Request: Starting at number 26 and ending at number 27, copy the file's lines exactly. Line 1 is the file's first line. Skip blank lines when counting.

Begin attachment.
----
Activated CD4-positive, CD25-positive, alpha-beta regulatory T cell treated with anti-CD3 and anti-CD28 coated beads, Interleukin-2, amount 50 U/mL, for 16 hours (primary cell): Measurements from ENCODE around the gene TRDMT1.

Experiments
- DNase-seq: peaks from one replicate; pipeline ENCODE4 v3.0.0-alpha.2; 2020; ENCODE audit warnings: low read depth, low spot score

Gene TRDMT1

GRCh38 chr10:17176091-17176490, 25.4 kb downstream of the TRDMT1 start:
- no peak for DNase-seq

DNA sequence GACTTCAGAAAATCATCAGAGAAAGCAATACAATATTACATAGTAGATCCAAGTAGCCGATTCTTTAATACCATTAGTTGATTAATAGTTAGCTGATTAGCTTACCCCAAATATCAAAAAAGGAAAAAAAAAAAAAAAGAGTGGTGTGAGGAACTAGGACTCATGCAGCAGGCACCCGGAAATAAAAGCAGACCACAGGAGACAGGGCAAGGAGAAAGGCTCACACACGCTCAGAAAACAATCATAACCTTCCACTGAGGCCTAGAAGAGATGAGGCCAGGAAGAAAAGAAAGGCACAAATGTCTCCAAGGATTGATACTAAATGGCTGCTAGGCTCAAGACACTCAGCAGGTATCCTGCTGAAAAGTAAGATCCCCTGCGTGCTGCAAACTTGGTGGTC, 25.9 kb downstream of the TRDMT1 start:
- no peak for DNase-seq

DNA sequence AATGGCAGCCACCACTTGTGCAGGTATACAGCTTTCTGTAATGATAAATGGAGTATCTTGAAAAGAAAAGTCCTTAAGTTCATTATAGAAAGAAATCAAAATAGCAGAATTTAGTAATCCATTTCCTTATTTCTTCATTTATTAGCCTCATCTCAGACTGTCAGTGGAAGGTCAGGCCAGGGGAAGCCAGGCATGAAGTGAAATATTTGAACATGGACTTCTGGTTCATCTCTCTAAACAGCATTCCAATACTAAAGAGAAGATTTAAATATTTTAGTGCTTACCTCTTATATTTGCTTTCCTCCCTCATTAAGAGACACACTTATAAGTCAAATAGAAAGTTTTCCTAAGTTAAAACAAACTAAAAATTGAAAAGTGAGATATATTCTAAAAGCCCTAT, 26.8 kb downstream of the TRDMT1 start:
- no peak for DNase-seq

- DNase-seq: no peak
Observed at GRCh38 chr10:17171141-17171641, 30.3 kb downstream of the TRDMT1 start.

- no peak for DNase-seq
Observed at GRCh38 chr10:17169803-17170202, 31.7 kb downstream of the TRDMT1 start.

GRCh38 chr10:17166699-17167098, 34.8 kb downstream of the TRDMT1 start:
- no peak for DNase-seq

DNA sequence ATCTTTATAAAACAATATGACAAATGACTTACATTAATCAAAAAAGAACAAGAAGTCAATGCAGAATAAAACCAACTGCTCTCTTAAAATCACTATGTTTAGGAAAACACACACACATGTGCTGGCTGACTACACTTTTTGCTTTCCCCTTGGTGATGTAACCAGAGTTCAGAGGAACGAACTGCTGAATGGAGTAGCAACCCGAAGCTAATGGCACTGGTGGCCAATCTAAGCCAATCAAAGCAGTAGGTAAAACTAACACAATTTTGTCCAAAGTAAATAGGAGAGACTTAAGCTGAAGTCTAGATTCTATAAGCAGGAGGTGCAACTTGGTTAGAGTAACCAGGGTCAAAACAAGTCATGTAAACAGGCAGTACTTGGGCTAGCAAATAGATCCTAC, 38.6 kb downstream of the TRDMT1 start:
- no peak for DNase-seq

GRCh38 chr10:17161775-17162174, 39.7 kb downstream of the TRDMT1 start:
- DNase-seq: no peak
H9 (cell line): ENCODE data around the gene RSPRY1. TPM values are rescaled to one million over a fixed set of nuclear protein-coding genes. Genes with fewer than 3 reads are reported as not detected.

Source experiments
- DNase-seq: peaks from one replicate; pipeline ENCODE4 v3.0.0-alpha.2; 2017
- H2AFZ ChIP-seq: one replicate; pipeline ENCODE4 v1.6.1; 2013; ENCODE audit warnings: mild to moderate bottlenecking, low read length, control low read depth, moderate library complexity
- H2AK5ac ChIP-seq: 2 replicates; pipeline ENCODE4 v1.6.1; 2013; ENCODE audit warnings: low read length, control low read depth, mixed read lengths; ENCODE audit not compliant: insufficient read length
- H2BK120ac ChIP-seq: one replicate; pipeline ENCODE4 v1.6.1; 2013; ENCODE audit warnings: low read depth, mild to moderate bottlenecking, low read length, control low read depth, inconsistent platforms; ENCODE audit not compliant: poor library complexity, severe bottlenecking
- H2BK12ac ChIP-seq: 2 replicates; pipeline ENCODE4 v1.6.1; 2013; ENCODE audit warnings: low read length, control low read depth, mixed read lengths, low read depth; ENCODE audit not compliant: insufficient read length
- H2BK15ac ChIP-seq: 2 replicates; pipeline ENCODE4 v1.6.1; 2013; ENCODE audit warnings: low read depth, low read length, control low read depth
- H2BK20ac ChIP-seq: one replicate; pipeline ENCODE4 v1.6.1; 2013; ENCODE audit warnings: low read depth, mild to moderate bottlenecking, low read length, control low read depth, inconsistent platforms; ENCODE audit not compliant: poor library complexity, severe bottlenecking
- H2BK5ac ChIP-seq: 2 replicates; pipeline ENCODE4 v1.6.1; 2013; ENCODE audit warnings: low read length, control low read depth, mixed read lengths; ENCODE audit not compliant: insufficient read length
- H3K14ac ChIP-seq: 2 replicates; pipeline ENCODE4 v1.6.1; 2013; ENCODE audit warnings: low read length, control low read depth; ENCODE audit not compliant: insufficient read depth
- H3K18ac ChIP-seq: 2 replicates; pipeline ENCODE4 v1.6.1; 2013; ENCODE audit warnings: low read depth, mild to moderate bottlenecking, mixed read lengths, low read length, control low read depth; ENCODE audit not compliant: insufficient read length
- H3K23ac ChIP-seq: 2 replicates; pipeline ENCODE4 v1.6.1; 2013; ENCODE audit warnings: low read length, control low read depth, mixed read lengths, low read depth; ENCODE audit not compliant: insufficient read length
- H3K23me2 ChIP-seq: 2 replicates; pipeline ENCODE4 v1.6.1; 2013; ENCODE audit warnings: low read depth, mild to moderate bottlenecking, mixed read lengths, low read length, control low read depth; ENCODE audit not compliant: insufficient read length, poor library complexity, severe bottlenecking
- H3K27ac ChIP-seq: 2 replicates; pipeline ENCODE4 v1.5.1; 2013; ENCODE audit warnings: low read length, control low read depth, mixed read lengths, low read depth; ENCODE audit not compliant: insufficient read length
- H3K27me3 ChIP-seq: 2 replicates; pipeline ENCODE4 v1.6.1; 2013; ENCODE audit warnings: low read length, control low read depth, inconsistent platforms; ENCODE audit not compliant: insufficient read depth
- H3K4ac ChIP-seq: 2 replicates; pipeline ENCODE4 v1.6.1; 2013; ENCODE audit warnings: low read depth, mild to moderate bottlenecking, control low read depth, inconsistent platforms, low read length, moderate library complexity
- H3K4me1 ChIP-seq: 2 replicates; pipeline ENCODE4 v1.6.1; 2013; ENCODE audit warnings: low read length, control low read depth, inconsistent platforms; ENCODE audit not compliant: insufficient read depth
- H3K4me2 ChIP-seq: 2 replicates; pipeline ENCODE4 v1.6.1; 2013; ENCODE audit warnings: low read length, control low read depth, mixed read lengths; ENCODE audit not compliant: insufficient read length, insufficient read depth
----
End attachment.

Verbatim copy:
- H2BK120ac ChIP-seq: one replicate; pipeline ENCODE4 v1.6.1; 2013; ENCODE audit warnings: low read depth, mild to moderate bottlenecking, low read length, control low read depth, inconsistent platforms; ENCODE audit not compliant: poor library complexity, severe bottlenecking
- H2BK12ac ChIP-seq: 2 replicates; pipeline ENCODE4 v1.6.1; 2013; ENCODE audit warnings: low read length, control low read depth, mixed read lengths, low read depth; ENCODE audit not compliant: insufficient read length